Capital Flows and Exchange Rates An empirical Analysis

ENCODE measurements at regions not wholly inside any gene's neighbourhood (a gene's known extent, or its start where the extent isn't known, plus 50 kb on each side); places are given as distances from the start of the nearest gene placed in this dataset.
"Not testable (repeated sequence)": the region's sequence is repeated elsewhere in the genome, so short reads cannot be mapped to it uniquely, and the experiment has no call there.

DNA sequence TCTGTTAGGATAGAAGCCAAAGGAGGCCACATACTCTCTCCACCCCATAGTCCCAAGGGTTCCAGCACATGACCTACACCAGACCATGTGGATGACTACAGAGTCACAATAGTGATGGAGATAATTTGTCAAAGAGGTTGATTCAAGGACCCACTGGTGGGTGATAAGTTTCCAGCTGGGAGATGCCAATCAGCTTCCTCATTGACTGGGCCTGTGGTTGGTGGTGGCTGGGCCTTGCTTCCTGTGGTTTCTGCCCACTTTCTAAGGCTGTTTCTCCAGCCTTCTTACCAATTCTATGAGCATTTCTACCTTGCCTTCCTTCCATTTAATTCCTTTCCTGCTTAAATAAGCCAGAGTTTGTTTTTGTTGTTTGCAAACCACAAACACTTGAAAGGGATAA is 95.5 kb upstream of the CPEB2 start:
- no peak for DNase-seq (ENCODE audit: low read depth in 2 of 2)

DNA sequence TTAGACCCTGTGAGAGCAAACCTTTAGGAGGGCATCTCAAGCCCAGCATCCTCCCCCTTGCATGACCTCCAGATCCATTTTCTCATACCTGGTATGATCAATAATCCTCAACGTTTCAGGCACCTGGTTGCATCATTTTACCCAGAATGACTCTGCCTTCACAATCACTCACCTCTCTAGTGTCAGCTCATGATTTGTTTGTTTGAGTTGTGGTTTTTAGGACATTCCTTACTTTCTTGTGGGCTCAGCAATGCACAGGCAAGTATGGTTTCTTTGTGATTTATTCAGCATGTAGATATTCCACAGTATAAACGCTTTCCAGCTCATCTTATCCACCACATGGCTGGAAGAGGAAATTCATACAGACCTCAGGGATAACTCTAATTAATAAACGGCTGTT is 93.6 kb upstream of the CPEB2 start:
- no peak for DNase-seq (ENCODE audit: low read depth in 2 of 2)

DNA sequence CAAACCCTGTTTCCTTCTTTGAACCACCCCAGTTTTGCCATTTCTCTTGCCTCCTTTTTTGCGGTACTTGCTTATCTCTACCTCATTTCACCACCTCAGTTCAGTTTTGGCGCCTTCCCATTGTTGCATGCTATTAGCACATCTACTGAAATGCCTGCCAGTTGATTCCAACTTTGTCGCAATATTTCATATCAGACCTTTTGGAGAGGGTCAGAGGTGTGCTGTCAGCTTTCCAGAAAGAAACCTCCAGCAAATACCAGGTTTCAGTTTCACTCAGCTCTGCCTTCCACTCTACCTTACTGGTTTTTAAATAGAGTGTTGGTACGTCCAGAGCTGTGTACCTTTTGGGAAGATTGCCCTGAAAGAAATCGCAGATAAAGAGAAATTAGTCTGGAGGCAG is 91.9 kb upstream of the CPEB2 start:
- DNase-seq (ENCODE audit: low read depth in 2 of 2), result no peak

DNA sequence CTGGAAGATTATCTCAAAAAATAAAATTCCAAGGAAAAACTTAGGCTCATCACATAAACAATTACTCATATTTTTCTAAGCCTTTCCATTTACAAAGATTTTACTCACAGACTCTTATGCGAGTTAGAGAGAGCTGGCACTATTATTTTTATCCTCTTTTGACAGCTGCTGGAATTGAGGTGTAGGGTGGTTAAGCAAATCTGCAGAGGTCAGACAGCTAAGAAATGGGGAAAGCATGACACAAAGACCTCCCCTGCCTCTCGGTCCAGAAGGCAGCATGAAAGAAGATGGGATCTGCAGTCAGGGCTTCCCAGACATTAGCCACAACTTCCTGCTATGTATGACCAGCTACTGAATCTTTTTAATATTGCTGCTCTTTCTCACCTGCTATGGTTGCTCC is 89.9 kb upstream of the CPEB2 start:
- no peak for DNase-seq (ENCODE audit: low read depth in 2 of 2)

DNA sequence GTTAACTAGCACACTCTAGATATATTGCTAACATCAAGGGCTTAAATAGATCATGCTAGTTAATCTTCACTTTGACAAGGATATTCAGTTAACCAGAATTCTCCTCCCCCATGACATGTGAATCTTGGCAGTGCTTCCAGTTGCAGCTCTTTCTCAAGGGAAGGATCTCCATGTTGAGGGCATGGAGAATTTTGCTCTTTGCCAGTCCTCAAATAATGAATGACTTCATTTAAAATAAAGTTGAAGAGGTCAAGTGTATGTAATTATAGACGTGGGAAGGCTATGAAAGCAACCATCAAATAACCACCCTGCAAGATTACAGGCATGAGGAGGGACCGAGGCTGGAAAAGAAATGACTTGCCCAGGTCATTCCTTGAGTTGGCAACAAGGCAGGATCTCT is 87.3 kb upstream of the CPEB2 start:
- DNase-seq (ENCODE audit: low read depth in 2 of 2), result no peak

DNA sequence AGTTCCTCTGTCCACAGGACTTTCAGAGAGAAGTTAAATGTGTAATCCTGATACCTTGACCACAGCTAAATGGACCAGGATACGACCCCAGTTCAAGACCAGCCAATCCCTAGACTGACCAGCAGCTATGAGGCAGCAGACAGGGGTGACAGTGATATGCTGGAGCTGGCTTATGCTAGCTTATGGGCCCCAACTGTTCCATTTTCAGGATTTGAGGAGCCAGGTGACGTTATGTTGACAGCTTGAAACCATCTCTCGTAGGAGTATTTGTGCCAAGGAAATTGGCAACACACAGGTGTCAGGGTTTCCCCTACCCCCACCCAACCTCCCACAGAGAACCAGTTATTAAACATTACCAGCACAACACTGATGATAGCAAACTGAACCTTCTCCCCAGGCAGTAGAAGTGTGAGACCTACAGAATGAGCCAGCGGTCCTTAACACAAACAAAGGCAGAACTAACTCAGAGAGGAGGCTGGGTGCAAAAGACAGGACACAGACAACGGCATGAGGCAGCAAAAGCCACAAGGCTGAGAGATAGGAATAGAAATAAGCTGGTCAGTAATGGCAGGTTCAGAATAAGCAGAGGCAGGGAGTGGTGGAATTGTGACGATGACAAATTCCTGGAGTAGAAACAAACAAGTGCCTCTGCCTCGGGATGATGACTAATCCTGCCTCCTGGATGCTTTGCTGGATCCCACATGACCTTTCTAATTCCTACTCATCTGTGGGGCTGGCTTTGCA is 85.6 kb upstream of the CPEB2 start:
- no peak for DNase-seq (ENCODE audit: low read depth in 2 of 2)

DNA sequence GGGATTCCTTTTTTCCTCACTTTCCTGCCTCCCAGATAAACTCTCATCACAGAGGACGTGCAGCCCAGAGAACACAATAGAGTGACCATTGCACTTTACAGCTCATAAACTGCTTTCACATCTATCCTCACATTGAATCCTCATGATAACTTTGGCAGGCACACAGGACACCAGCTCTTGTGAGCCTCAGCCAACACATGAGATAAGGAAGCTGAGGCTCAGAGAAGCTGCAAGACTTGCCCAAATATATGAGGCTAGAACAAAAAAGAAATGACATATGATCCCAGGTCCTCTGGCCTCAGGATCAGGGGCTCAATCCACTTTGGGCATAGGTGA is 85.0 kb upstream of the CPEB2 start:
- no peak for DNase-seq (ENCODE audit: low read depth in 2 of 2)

This paper investigates the empirical relationship between capital flows and nominal ex-change rates for five major countries. It is well known that no theory based on current account or interest rates has ever been shown to work empirically at short to medium horizons. Recent international finance theory, however, suggests that currencies are influenced by capital flows as much as by current account balances and log-term interest rates. Using unrestricted VAR's we document the following: a) Incorporating net cross-border equity flows into linear exchange rate models can improve their in-sample performance. Using net cross-border bond flows, however, has no such effect; b) Positive shocks to home equity returns (relative to foreign markets) are associated with short-run home currency appreciation and equity inflow. Positive shocks to home interest rates (relative to foreign countries) cause currency movements that are not consistent with uncovered interest rate parity (UIP); c) An equity-augmented linear model supports exchange rate predictability and outperforms a random walk in several cases. Such superior forecast performance, however, depends on the exchange rate and the forecast horizon.
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